Lena Dunham Defends ‘Plus Size’ Amy Schumer: ‘Why Do You Have to Categorize Our Bodies?’

NEW YORK, NY - SEPTEMBER 30: Author/comedian Lena Dunham and actress/comedian Amy Schumer pose for a photo at the book signing for Lena Dunham's book "Not That Kind of Girl: A Young Woman Tells You What She's "Learned" at Barnes & Noble Union Square on September 30, 2014 in New …
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Feminist Lena Dunham injected her thoughts on feminism and the gender binary into a conversation about a women’s magazine labeling fellow comedian Amy Schumer as “plus-size,” calling for media to “remove the labels” and celebrate different bodies, races, and “gender identities.”

Speaking to E! News at a media event for the Hollywood Reporter’s 35 Most Powerful People in Media Event on Thursday, the star of HBO’s Girls stood up for her friend Amy Schumer, who was labeled as “plus-size” by Glamour magazine.

After Schumer was mentioned on the cover of a “Chic At Any Size” special edition of the magazine alongside plus-size women Melissa McCarthy, Adele, and model Ashley Graham, the Trainwreck star grumbled that Glamour was sending the wrong message to “young girls.”

Glamour “put me in their plus size only issue without asking or letting me know and it doesn’t feel right to me,” Schumer complained on Instagram. She added: “Young girls seeing my body type thinking that is plus size? What are your thoughts? Mine are not cool glamour not glamourous.”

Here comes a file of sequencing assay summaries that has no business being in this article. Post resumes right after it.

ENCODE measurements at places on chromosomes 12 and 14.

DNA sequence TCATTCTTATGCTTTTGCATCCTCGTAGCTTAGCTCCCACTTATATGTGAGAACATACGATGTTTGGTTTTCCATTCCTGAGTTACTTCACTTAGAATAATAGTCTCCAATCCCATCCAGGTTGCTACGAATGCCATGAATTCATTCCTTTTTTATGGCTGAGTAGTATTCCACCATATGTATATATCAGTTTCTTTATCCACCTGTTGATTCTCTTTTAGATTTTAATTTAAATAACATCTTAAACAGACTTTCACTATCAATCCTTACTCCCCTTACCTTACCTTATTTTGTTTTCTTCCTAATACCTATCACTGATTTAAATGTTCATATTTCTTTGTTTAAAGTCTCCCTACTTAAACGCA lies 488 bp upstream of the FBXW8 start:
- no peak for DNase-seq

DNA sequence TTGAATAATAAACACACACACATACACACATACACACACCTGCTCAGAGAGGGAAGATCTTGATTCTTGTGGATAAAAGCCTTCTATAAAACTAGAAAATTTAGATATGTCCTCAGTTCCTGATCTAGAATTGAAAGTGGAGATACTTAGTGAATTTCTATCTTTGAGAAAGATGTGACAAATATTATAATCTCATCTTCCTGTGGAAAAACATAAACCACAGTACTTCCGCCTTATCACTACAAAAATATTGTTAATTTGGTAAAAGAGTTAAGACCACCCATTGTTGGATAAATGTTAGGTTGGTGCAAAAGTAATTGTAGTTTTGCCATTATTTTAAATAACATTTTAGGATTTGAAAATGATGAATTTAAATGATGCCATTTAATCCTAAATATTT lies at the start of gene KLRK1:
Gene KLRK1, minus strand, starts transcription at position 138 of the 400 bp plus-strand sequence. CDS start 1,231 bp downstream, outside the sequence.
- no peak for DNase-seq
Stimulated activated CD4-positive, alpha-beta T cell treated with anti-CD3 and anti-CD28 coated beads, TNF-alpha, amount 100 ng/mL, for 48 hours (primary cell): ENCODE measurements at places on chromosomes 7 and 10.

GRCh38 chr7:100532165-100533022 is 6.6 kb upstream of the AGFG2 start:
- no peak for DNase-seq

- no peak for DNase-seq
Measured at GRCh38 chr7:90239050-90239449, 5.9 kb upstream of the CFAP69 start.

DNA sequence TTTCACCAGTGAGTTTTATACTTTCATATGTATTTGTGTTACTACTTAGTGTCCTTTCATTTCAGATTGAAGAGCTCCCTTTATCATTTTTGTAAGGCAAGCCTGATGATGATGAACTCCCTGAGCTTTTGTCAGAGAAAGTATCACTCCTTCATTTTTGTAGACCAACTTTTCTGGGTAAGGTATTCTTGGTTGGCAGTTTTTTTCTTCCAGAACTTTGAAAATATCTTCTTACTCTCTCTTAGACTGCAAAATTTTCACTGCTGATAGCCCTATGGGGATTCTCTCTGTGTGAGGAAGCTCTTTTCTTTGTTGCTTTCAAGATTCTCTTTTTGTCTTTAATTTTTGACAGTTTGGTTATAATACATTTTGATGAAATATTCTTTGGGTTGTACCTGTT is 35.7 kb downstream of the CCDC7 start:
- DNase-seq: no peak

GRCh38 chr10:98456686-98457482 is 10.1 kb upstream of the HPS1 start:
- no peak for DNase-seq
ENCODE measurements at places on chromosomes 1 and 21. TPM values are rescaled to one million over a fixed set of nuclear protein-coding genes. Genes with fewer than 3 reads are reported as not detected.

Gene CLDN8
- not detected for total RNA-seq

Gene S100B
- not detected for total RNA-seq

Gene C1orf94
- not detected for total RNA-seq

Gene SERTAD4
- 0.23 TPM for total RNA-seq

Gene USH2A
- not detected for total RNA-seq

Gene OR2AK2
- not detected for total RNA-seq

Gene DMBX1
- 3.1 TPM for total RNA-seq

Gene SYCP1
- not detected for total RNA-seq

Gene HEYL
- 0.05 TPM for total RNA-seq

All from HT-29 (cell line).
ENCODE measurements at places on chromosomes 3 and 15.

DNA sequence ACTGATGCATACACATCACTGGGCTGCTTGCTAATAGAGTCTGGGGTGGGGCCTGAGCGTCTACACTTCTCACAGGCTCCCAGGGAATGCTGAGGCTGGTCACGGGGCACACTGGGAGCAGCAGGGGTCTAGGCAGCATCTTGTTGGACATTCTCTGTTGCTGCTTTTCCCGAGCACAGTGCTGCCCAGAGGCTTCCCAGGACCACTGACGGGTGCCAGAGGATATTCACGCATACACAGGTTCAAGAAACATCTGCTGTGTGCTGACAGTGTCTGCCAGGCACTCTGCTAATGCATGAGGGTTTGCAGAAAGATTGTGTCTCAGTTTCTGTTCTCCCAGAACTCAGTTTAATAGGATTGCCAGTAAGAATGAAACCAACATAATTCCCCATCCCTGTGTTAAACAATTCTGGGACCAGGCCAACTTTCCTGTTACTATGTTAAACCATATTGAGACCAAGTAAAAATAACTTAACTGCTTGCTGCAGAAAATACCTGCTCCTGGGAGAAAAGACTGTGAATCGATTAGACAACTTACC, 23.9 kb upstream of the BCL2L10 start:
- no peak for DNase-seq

According to Dunham, women’s publications need to do a better job at accurately portraying women — even those who don’t necessarily identify as women.

Amid a contentious debate online about what constitutes as “plus-size,” Dunham weighed in Thursday by telling E! that magazines — and indeed all mediums — need to remove “labels” from women, including women varying gender identities. Dunham said:

I think what Amy was really saying was just like let’s remove the labels and she was just saying like why do you have to categorize our bodies even if it’s in the context of ‘Let’s celebrate these women who are different,’ because the fact is every [magazine] issue should be an issue that contains a multitude of bodies and a multitude of races and a multitude of gender identities.

Dunham concluded: “Women—people should be able to recognize themselves in the media that they watch.”

Glamour, meanwhile, released a statement claiming it did not label Schumer, and had simply featured her in the special edition because it found her inspiring.

“First off, we love Amy, and our readers do too—which is why we featured her on the cover of Glamour last year,” reads the statement. “The cover line on this special edition—which is aimed at women size 12 and up—simply says ‘Women Who Inspire Us,’ since we believe her passionate and vocal message of body positivity IS inspiring, as is the message of the many other women, of all sizes, featured. The edition did not describe her as plus-size. We are sorry if we offended her in any way.”


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